I asked Mike if it was a scary experience and here's what he had to say:

Yup, very scary.

I've played alot of flight sims, especially helicopter sims and I know the theory behind helicopter flight. But nothing could've prepared me for when I got to hold the cyclic (the joystick) at 1500 feet. It felt really unstable, although it really wasn't, but just the slightest movement and it felt like we'd tip over. The pilot told me to watch the horizon and that helped alot to keep it steady, then he told me to keep an eye on the instruments so that we maintained the correct altitude, I told him I would not be doing that since I didn't want to look away from the horizon.

So yeah, quite scary at first.

Then I got used to it and it felt pretty good.

Once we were on the ground again I got to try hovering which is far more complicated then just flying, every limb is working. Before we went up the pilot said that I shouldn't be ashamed if I didn't managed to hover because that usually takes around 50 hours of practice. I did manage however, it wasn't pretty but I did it. He told me that he could tell that I knew what I was doing, all those hours playing helicopter sims actually helped.

Many VFFers talk about how fivefingers make for good driving shoes; and others have often praised their comfort while travelling aboard airplanes; but I think this makes for the first time I've heard them used while flying anything (other than a hang glider or a parachute, that is!)

Well done, Mike (And happy belated birthday!)!

Hiking Old Rag Mountain in VFFs with Michael and Tim [Video]

Hiking Old Rag Mountain in VFFs with Michael and Tim [Video]

Tim Kelley, who now has run two triathlons in Vibram FiveFingers (The first was posted about here, the second — just see the fist pump and jump above — was completed at the Outer Banks.

Just this past week, Tim and his friend Michael went hiking up Old Rag Mountain (in the Shenandoah Mountains). Even better, they filmed the experience, uploaded it to YouTube, and set it to Axel F.

Read the rest of this post »

Jason Runs in Red Sprint FiveFingers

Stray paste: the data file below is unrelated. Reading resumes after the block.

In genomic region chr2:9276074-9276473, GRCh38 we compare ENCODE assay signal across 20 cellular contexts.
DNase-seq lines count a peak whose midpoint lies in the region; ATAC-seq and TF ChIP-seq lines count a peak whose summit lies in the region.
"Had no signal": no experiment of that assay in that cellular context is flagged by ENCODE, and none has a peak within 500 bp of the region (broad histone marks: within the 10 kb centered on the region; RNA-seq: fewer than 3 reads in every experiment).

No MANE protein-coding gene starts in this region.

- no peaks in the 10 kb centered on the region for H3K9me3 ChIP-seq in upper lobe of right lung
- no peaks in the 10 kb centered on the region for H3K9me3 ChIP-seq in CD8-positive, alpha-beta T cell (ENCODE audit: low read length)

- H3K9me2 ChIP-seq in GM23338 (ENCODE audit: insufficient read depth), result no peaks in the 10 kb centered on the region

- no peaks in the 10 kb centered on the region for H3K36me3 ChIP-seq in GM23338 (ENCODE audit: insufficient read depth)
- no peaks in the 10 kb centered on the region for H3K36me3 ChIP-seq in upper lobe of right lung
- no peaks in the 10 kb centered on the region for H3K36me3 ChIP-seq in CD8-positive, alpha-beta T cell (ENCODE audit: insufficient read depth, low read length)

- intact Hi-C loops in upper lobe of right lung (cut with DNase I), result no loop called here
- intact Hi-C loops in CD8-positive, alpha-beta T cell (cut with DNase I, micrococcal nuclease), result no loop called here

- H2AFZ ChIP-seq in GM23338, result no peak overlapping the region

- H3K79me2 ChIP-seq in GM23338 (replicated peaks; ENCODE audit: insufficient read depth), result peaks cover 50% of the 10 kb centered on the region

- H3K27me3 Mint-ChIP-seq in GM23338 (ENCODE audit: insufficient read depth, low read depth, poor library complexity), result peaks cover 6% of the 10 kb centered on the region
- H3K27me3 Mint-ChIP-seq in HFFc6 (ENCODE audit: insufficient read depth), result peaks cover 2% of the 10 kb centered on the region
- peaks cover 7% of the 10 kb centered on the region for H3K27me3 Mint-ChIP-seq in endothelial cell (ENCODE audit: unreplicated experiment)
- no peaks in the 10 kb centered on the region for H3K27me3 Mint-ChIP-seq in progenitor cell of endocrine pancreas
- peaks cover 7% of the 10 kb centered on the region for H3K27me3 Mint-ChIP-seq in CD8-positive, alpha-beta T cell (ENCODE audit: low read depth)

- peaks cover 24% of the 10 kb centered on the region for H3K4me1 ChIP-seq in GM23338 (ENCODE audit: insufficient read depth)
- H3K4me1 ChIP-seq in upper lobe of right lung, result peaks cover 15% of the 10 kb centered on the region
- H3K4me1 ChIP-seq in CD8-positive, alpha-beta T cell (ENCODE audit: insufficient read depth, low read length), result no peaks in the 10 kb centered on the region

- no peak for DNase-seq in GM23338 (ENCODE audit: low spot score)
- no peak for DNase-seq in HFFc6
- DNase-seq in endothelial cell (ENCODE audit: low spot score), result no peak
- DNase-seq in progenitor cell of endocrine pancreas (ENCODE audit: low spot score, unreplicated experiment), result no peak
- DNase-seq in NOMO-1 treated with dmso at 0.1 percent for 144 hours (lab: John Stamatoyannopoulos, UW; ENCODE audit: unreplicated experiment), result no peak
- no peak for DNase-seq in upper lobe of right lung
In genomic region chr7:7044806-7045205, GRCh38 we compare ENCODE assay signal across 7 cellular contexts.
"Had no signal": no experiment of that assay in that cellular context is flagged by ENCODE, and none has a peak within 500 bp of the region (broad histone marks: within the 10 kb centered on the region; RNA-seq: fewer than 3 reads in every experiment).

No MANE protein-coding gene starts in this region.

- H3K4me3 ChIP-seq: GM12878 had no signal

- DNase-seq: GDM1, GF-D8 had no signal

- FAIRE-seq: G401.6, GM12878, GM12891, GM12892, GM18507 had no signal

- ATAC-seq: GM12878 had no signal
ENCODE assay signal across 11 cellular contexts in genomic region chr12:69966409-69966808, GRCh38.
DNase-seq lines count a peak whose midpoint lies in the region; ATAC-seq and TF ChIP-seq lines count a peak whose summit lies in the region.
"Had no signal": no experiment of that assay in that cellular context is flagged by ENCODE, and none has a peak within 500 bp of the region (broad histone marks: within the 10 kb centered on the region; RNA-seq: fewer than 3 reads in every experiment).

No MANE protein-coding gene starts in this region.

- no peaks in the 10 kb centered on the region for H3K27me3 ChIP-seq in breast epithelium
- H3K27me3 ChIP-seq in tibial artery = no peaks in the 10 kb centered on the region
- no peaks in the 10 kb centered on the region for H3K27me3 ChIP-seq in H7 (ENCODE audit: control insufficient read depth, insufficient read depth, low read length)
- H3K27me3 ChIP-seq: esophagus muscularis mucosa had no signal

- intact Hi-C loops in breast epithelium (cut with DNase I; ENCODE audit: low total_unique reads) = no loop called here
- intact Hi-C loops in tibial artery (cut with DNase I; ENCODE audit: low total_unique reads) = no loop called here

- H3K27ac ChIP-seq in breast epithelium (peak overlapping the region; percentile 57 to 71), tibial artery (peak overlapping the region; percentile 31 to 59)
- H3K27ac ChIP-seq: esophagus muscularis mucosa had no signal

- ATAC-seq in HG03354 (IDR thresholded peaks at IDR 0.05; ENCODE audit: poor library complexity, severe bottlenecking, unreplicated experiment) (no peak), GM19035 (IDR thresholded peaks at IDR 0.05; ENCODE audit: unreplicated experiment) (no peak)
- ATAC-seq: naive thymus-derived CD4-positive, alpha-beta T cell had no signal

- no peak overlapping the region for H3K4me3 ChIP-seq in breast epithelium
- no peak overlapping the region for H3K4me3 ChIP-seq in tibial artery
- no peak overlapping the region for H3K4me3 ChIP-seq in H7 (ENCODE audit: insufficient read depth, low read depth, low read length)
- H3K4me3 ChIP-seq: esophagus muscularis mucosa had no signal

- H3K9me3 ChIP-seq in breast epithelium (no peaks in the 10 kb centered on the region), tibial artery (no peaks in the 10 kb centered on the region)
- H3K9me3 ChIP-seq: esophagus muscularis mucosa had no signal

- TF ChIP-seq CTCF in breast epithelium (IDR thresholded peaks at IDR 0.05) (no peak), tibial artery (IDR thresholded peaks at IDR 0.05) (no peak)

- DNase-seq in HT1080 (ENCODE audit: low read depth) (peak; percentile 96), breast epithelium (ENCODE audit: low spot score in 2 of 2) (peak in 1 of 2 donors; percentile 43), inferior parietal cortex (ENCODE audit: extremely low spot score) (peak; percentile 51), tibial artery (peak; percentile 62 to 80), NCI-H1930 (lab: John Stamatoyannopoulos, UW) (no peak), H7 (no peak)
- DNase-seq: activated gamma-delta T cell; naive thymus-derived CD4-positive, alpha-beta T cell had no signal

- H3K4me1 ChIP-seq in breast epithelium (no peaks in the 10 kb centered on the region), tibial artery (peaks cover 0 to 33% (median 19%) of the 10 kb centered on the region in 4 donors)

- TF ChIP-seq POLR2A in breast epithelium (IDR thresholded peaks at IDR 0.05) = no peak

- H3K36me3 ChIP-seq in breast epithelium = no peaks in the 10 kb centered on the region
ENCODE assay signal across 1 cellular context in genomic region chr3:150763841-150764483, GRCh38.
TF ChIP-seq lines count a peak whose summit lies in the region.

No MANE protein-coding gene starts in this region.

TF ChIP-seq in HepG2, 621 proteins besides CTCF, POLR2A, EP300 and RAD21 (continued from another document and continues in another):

Jason Runs in Red Sprint FiveFingers

Jason ("Ardent" on the forums) sent in the above photo of his slightly muddied red and black Vibram fivefinger Sprints*. Jason's been regularly running in his Sprints now since early this year. Here is what he had to say about the experience:

At the time this pic was taken (feb) I was converting from ordinary run shoes to vffs alternating from one shoe to the other and slowly increasing the amount of runs in the vffs. I now only run in vffs. Road, pavement, fields, paths, tracks, whatever. However, back in Feb we had snow, to be fair it was melting at this point but plenty undisturbed in the fields. Looking at the sole of sprints tells you there is going to be minimal grip when it comes to snow, mud and sludge. I was right. I set off along a bridal path and was skittling about like bambi on ice and having a great time. The thing I always remember was the thought of the expression on peoples faces that followed. All these seemingly barefoot footprints.

Even though I had been running through snow my feet where strangely warm (wet suit effect). The sprints were only this clean as crossed a stream shortly before the end of the run. I have gone on to clock over 220 miles in the sprints. Done the Prestwold 10k in June, caused many double takes afterwards.

Jason regularly blogs about his training pursuits, including those in his VFF Sprints at his blog here. Thanks for sharing, Jason!

* My favorite color combo**, the red and black Sprints make your feet look irradiated—like anthropomorphized Martian feet. They look particularly creepy in darkly lighted rooms (like movie theaters).

** I'm a University of Georgia alum, what can I say?

Vibram Five Fingers, Fjords, and Fjell

Vibram Five Fingers, Fjords, and Fjell
Vibram Five Fingers, Fjords, and Fjell
Vibram Five Fingers, Fjords, and Fjell

Received the above photos of Mark taken at various places in Norway (Top to bottom: a fjord on the island of Tustna, on the top of Jørenvågsalen, and on the top of Fjellstua). Here's what Mark had to say:

I have enclosed some pictures of me in my five fingers KSO's taken during my trip to Norway this summer. (Fjell is Norwegian for mountain). I wore them for most of the time, including climbing two peaks of nearly 3,000 feet, canoeing, and trekking through forests. They handled everything well, although it would have been nice to have a pair of the new treks for the mountain descents...the thin KSO sole did mean I had to tread extra carefully so as not to bruise my feet on the way down. All in all I was very impressed with them as an outdoor shoe, it confirmed what I already suspected - these things are brilliant!

The three photos are:

- Near the boat houses on the fjord on the island of Tustna

- On top of Jørenvågsalen, the second highest mountain on Tustna

- On top of Fjellstua, a small mountain overlooking the city of Ålesund

Thanks,
Mark

You can spot a "Pantheist" t-shirt in the top picture — that is Mark's band.

Thanks, Mark!